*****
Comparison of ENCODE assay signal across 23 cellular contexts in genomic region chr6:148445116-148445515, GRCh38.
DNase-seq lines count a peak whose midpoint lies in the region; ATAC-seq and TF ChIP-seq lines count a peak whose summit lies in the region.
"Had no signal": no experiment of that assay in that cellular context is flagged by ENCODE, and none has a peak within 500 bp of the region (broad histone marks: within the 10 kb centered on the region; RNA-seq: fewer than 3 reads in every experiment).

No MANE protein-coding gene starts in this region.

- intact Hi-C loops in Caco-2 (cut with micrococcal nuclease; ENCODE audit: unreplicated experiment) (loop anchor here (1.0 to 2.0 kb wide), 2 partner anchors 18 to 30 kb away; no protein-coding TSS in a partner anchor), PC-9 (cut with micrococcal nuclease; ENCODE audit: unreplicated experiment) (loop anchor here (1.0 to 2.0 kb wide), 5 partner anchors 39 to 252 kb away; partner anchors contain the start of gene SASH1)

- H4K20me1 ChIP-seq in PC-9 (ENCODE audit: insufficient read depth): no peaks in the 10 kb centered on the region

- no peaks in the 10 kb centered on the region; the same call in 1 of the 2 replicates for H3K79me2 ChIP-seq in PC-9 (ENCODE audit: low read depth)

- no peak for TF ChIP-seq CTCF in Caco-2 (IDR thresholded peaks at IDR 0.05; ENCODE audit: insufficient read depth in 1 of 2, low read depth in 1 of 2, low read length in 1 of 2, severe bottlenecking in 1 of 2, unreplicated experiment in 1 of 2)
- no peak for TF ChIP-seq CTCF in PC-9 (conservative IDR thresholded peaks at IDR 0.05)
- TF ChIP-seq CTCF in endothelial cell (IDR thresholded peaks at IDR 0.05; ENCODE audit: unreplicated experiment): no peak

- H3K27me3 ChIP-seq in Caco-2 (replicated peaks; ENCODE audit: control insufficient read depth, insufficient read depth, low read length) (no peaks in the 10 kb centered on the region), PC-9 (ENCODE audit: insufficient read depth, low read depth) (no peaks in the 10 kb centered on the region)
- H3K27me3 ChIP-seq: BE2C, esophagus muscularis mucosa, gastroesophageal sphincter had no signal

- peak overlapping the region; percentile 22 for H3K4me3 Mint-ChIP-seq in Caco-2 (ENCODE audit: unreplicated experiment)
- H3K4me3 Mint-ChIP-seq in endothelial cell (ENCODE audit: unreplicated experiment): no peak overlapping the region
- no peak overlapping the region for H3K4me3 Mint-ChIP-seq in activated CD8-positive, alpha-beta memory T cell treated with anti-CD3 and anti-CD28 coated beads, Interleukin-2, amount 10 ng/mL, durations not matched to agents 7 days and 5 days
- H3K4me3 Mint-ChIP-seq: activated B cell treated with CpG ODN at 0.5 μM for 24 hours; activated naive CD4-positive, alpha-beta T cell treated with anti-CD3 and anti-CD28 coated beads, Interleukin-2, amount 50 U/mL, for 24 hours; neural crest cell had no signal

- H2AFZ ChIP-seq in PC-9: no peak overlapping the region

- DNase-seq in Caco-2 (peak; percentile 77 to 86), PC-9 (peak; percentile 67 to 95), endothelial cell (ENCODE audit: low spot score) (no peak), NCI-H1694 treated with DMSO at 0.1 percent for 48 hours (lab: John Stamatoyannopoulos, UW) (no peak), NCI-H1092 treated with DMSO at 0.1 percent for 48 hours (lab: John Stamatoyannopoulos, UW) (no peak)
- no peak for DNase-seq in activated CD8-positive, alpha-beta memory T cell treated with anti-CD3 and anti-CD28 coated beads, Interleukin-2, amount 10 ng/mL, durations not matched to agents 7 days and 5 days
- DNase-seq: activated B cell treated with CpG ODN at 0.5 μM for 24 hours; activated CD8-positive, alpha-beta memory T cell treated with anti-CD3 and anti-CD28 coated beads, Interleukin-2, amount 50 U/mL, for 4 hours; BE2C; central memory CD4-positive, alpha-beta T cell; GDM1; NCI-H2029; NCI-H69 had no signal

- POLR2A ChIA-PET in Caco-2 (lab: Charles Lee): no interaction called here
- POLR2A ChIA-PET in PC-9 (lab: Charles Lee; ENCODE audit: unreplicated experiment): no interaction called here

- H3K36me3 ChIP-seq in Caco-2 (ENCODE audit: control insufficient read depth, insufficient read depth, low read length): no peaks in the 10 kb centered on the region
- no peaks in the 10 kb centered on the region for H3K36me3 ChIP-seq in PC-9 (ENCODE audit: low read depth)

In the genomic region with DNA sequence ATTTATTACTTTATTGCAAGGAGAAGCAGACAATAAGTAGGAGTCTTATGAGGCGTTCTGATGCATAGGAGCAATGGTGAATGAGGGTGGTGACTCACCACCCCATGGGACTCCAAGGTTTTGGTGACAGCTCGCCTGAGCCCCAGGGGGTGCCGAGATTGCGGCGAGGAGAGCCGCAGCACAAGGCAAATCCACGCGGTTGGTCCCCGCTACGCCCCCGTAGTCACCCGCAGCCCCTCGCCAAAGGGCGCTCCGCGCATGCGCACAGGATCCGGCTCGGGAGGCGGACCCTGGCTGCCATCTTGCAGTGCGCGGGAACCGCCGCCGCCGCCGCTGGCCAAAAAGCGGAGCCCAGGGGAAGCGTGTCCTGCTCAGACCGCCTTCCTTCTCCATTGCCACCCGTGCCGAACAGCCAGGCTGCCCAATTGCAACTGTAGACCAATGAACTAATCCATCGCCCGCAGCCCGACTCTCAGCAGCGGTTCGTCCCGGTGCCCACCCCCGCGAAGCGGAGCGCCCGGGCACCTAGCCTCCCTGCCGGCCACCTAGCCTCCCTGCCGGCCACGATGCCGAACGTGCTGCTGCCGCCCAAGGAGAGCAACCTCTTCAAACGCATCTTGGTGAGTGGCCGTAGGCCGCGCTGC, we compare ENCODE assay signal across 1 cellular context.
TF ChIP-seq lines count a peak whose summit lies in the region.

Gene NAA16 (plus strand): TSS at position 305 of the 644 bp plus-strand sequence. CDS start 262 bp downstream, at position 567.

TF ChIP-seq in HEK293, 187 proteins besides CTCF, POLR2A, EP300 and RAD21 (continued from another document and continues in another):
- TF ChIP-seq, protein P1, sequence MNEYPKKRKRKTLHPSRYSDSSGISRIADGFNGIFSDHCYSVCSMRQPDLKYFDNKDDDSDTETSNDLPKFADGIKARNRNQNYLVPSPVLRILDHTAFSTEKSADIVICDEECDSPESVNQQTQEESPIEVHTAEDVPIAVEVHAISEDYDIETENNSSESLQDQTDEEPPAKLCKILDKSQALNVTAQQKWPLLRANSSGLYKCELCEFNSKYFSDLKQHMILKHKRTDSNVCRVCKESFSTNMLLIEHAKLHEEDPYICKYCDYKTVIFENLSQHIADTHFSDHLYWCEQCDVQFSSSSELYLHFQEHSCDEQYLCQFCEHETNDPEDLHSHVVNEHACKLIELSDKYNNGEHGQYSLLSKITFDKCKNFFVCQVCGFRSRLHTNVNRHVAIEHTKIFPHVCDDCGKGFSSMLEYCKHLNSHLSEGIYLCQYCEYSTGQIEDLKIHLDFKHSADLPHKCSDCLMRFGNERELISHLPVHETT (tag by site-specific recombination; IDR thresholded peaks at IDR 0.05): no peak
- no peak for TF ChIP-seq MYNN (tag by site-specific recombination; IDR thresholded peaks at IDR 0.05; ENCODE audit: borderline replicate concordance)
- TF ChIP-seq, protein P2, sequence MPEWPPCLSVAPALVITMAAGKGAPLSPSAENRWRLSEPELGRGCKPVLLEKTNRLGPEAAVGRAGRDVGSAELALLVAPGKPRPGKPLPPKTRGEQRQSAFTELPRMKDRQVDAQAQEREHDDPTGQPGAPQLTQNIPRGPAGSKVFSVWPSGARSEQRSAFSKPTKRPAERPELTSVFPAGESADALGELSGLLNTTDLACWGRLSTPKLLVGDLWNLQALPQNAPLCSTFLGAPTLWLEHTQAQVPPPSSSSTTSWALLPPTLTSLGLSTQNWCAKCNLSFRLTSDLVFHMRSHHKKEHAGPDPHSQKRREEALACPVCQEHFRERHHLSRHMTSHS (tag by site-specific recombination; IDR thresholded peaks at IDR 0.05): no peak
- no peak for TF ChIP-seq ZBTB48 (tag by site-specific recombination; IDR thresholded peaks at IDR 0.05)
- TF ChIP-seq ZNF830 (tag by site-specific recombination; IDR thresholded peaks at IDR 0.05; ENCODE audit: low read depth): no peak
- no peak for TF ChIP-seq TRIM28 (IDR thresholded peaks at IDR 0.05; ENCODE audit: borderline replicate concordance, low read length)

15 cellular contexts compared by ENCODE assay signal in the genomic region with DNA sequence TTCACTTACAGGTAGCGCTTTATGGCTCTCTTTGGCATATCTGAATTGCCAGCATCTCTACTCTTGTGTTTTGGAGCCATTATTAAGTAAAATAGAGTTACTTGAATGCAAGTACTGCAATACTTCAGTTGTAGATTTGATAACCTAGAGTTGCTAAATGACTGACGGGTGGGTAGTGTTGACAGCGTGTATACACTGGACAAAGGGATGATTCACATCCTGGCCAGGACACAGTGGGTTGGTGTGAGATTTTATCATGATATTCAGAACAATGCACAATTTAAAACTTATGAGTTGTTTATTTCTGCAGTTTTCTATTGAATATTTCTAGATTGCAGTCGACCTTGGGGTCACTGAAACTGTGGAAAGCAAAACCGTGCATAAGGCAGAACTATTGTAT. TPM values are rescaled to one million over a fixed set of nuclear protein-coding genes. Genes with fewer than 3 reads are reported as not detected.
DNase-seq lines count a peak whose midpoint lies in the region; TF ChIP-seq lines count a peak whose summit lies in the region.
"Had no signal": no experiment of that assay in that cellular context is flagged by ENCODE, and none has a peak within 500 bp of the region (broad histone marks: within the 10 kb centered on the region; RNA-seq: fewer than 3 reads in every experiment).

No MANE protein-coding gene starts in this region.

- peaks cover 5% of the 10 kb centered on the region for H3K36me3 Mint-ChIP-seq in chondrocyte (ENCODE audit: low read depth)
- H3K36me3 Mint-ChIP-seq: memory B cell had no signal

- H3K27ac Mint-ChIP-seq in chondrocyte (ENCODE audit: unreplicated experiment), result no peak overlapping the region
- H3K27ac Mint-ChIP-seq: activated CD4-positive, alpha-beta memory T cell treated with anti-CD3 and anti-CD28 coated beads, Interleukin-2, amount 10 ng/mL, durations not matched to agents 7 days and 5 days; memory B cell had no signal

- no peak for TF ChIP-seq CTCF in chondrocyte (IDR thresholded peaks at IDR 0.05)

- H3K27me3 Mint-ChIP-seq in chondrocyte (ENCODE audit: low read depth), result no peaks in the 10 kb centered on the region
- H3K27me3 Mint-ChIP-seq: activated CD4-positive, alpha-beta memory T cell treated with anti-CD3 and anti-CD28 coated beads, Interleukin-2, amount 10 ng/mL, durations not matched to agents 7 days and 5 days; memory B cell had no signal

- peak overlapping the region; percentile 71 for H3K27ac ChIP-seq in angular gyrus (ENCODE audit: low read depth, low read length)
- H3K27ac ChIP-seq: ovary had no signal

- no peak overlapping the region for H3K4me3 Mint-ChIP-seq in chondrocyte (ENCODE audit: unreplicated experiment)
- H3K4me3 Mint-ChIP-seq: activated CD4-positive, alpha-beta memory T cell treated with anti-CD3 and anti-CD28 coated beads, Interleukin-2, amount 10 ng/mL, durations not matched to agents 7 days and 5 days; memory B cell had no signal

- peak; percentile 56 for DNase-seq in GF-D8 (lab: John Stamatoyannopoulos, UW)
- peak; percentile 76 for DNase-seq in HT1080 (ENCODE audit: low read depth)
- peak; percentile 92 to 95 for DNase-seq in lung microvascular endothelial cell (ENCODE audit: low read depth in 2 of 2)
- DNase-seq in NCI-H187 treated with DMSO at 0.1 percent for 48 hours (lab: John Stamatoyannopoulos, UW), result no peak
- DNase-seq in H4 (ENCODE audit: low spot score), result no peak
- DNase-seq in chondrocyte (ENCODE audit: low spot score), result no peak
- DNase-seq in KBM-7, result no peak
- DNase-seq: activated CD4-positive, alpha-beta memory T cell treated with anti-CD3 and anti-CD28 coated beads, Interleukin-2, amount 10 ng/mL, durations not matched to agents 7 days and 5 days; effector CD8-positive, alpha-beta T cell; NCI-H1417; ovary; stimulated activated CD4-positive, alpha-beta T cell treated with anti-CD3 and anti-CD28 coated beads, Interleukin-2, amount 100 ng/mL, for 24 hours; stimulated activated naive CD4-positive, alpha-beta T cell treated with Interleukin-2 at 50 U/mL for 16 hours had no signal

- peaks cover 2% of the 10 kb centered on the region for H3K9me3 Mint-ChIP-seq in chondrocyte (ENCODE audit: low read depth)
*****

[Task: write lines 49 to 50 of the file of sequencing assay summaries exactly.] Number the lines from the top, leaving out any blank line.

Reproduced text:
- H3K4me3 Mint-ChIP-seq: activated CD4-positive, alpha-beta memory T cell treated with anti-CD3 and anti-CD28 coated beads, Interleukin-2, amount 10 ng/mL, durations not matched to agents 7 days and 5 days; memory B cell had no signal

- peak; percentile 56 for DNase-seq in GF-D8 (lab: John Stamatoyannopoulos, UW)